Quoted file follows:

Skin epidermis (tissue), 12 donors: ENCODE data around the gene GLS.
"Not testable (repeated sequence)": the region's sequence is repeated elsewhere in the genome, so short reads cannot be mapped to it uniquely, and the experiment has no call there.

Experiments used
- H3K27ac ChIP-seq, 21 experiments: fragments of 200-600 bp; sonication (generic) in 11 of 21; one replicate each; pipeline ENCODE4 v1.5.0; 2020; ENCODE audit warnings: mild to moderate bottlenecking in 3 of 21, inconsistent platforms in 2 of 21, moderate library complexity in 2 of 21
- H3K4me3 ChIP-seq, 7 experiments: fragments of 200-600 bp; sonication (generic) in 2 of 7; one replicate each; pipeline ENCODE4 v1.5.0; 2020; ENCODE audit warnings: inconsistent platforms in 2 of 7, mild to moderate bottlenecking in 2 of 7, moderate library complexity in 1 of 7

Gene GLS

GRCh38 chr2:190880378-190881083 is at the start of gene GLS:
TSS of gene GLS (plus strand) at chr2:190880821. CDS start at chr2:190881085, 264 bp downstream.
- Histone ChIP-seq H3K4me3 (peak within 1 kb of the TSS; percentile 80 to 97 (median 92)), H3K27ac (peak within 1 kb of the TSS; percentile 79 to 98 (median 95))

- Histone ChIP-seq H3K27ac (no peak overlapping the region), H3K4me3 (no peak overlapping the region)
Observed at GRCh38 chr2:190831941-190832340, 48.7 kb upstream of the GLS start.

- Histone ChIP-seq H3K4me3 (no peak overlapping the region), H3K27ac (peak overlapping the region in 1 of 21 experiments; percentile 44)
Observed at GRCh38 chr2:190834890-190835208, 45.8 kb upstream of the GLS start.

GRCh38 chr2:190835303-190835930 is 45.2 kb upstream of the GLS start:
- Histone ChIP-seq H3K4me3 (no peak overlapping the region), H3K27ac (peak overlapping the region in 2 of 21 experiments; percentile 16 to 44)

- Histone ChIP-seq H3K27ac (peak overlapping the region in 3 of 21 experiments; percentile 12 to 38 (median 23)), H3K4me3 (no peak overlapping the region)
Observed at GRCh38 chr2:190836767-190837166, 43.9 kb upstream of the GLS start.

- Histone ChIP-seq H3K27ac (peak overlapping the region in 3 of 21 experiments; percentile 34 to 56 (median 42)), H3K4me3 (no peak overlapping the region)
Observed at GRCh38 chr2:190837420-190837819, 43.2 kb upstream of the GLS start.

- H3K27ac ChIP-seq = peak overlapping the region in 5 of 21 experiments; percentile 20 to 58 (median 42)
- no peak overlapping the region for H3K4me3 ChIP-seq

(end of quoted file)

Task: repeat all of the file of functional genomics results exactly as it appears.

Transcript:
Skin epidermis (tissue), 12 donors: ENCODE data around the gene GLS.
"Not testable (repeated sequence)": the region's sequence is repeated elsewhere in the genome, so short reads cannot be mapped to it uniquely, and the experiment has no call there.

Experiments used
- H3K27ac ChIP-seq, 21 experiments: fragments of 200-600 bp; sonication (generic) in 11 of 21; one replicate each; pipeline ENCODE4 v1.5.0; 2020; ENCODE audit warnings: mild to moderate bottlenecking in 3 of 21, inconsistent platforms in 2 of 21, moderate library complexity in 2 of 21
- H3K4me3 ChIP-seq, 7 experiments: fragments of 200-600 bp; sonication (generic) in 2 of 7; one replicate each; pipeline ENCODE4 v1.5.0; 2020; ENCODE audit warnings: inconsistent platforms in 2 of 7, mild to moderate bottlenecking in 2 of 7, moderate library complexity in 1 of 7

Gene GLS

GRCh38 chr2:190880378-190881083 is at the start of gene GLS:
TSS of gene GLS (plus strand) at chr2:190880821. CDS start at chr2:190881085, 264 bp downstream.
- Histone ChIP-seq H3K4me3 (peak within 1 kb of the TSS; percentile 80 to 97 (median 92)), H3K27ac (peak within 1 kb of the TSS; percentile 79 to 98 (median 95))

- Histone ChIP-seq H3K27ac (no peak overlapping the region), H3K4me3 (no peak overlapping the region)
Observed at GRCh38 chr2:190831941-190832340, 48.7 kb upstream of the GLS start.

- Histone ChIP-seq H3K4me3 (no peak overlapping the region), H3K27ac (peak overlapping the region in 1 of 21 experiments; percentile 44)
Observed at GRCh38 chr2:190834890-190835208, 45.8 kb upstream of the GLS start.

GRCh38 chr2:190835303-190835930 is 45.2 kb upstream of the GLS start:
- Histone ChIP-seq H3K4me3 (no peak overlapping the region), H3K27ac (peak overlapping the region in 2 of 21 experiments; percentile 16 to 44)

- Histone ChIP-seq H3K27ac (peak overlapping the region in 3 of 21 experiments; percentile 12 to 38 (median 23)), H3K4me3 (no peak overlapping the region)
Observed at GRCh38 chr2:190836767-190837166, 43.9 kb upstream of the GLS start.

- Histone ChIP-seq H3K27ac (peak overlapping the region in 3 of 21 experiments; percentile 34 to 56 (median 42)), H3K4me3 (no peak overlapping the region)
Observed at GRCh38 chr2:190837420-190837819, 43.2 kb upstream of the GLS start.

- H3K27ac ChIP-seq = peak overlapping the region in 5 of 21 experiments; percentile 20 to 58 (median 42)
- no peak overlapping the region for H3K4me3 ChIP-seq